What is schizophrenia?

Schizophrenia is a complex mental illness that affects the sufferer’s ability to think clearly, manage their emotions and interact with other people. The disease affects each sufferer differently. Characteristic signs are most often expressed in:

  • Sufferers of this mental disorder sometimes hear and see things that do not exist – hallucinations;
  • They often believe in facts and circumstances that cannot be to be true – paranoia;
  • They may think that some people are trying to harm them – paranoia.

There are several types of schizophrenia. The most common is the paranoid form, which is characterized by frightening or terrifying thoughts of those suffering from the disease.

They think someone is trying to harm them and they hear voices. Some consider this mental disorder equivalent to “split personality” or dissociative personality disorder, but it is an entirely different mental disorder.

Living with schizophrenia presents the sufferer with this mental illness with many challenges.

This is a “difficult” disease, causing serious changes in the patient and his family. But the sick can live a full and meaningful life if:

  • Patients have a desire to help themselves;
  • They receive professional medical assistance;
  • They have the support of his family.

What are the symptoms of schizophrenia?

Negative symptoms – means that patients have “lost” a certain side of their personality or from his life experience. Sufferers of the mental disorder may:

  • They don’t take care of their things;
  • They are disinterested;
  • They don’t care for themselves by not bathing and eating regularly;
  • They find it difficult to find words to describe how they feel;
  • Get angry for no reason at strangers or otherwise express their negative attitude towards them;

Positive symptoms:

  • Hallucinations and delusions;
  • Falling into states of nervous-psychic excitement;
  • Confused thinking or speaking;

Cognitive symptoms – related to the way you think. They are often not visible to other people, and the patient does not feel them either. These symptoms can be:

  • Loss of memory;
  • They are not able to understand facts and circumstances well enough, so they are not able to make adequate decisions;
  • Have difficulty trying to speak clearly in front of other people;

Symptoms usually begin in puberty or young adulthood, but they can also start at an older age. They can appear suddenly or develop slowly. The patient is usually not clear about the symptoms.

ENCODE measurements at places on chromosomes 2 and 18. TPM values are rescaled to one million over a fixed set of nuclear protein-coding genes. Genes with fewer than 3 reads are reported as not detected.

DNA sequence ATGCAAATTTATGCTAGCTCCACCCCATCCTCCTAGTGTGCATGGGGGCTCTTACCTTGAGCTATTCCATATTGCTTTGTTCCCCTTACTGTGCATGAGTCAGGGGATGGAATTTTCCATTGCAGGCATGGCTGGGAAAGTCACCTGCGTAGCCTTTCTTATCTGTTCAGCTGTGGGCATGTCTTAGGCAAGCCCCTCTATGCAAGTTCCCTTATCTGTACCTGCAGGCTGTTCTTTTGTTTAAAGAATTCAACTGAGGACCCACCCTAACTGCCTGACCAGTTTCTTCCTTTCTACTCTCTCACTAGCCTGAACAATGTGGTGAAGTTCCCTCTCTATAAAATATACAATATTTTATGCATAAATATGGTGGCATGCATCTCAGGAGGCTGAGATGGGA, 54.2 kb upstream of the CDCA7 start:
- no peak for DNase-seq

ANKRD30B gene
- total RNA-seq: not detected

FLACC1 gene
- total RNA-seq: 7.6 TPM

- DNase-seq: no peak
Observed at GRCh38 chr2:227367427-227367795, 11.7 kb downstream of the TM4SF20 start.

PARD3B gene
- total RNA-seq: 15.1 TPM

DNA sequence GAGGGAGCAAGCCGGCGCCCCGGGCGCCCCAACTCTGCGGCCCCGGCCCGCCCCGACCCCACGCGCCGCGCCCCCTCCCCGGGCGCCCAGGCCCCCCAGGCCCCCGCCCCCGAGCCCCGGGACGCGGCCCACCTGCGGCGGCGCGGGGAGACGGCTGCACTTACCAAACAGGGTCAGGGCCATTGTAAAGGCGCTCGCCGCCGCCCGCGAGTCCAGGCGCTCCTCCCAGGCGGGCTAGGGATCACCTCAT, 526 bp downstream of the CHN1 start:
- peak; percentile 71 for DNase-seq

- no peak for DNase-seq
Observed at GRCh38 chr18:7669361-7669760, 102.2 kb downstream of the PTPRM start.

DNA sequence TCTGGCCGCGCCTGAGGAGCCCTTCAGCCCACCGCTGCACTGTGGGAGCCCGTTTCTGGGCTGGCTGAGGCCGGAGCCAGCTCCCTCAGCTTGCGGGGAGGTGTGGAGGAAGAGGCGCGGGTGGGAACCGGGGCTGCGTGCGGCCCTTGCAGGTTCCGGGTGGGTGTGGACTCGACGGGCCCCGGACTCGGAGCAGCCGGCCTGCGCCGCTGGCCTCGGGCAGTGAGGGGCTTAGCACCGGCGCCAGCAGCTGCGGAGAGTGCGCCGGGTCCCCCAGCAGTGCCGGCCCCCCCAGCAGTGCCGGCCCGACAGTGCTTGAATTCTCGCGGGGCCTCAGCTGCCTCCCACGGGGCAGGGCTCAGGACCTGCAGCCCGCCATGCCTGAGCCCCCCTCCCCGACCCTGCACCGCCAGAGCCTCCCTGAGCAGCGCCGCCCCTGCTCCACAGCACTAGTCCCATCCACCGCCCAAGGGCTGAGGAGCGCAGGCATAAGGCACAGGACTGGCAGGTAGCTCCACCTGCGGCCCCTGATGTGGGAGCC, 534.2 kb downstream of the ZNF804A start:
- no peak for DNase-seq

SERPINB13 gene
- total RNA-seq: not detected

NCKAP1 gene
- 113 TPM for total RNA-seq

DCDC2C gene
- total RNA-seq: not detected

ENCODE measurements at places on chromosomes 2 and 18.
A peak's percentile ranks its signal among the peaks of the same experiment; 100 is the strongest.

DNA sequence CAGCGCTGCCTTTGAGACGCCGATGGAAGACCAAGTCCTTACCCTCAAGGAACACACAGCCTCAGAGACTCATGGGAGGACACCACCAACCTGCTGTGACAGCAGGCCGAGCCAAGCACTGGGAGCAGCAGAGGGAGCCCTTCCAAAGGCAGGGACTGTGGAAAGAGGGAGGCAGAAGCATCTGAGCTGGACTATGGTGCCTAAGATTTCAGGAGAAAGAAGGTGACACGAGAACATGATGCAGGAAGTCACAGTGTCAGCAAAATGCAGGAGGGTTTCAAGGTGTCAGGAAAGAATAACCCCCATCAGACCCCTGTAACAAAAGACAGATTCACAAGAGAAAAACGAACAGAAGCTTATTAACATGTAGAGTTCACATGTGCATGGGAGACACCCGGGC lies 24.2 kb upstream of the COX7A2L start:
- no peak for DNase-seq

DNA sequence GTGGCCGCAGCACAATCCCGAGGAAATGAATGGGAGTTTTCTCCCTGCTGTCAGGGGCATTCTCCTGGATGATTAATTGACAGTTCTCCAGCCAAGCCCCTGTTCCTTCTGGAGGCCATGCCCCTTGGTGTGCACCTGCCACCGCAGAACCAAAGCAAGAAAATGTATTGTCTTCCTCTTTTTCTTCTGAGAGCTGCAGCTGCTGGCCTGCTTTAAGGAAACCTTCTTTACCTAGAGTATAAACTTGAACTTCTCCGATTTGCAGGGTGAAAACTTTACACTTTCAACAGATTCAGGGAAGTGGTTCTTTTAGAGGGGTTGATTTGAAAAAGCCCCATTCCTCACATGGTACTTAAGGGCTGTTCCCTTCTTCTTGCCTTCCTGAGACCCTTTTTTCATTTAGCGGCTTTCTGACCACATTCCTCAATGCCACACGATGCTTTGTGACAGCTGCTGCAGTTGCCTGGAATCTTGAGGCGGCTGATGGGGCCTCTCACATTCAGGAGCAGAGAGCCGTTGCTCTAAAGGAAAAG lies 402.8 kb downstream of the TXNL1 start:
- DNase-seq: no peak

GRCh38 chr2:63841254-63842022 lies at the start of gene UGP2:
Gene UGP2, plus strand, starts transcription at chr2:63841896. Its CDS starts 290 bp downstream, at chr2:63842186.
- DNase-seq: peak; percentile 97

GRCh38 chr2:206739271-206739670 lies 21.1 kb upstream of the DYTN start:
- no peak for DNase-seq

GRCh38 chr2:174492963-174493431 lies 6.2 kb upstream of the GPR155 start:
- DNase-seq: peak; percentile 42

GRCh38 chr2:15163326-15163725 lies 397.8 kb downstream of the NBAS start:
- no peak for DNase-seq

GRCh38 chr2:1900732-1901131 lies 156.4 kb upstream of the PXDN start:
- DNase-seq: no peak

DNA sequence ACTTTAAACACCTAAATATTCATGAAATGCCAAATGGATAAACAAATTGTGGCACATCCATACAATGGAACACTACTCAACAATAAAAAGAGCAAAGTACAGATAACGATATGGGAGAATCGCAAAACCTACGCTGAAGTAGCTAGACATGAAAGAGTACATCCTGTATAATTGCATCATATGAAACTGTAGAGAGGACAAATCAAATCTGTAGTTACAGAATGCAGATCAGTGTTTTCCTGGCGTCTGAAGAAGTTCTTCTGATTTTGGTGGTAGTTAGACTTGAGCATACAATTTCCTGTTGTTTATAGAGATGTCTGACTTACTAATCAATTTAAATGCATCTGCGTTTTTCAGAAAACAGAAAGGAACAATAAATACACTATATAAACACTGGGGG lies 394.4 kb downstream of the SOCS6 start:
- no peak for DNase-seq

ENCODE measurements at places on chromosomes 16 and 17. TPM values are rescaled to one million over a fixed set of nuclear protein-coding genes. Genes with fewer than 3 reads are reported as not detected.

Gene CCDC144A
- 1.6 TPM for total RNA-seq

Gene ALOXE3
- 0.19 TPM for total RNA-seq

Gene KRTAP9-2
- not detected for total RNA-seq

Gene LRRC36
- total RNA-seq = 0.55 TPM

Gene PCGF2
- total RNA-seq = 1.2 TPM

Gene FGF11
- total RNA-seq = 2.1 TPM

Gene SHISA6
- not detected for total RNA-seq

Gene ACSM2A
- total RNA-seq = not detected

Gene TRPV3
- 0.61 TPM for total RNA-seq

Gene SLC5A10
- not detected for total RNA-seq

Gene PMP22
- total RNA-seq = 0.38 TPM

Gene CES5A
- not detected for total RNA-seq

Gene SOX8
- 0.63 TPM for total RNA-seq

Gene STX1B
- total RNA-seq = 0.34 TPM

Negative symptoms usually appear first. They can be difficult to recognize as schizophrenia because they closely resemble the symptoms of other conditions such as depression. Positive symptoms may begin days, months, or years after negative symptoms appear.

Early signs of schizophrenia can be characterized, for example, by doing unusual and uncharacteristic things at school.

In this initial state, sufferers believe that others are trying to harm them or their personality changes and they do not want to meet people.

These early signs do not indicate schizophrenia. But if you notice that you or someone close to you is exhibiting them, it is highly recommended that you seek professional medical attention.

Treatment of schizophrenia

The treatment of mental disorders, including schizophrenia, is an important aspect of patient care.

It is aimed at controlling and managing symptoms, improving the quality of life of affected individuals and helping their social integration.

The psychopharmacological aspect of drug treatment is essential in managing the symptoms of schizophrenia.

The main class of drugs used in the treatment of mental disorders, including schizophrenia, are antipsychotics, which have different subclasses and variations. We will look at some of them in detail:

  • Atypical antipsychotics: These drugs are the first choice in the treatment of schizophrenia. These include drugs such as risperidone, olanzapine, quetiapine, aripiprazole and paliperidone. Atypical antipsychotics are preferred because of the lower likelihood of serious extrapyramidal symptoms (such as dysconcentration, muscle stiffness, etc.) and tardive dyskinesia (nervous motor disorders) often associated with classic antipsychotics.
  • < strong>Clozapine: This drug is considered the most effective antipsychotic, especially in cases of schizophrenia that do not respond well enough to other drugs. However, special attention should be paid to potential serious side effects, including agranulocytosis (severe decrease in white blood cells), which require regular medical check-ups.
  • Conventional antipsychotics: These drugs such as chlorpromazine, haloperidol, perphenazine, and fluphenazine are also used in the treatment of schizophrenia, but are often associated with more side effects and a greater risk of movement disorders than atypical antipsychotics. They are used when other options do not prove effective or are not tolerated by patients.

It is important to emphasize that the treatment of schizophrenia is not only the administration of drugs. Psychotherapy, such as cognitive behavioral therapy or support groups, can be helpful in helping patients cope with stress, improve their interpersonal interactions, and facilitate the recovery process.

Treatment of schizophrenia should be individually directed and include regular medical supervision and support from specialist health personnel.

Patients and their families should work together with health care providers to determine the most appropriate approach and ensure that treatment is effective and safe.

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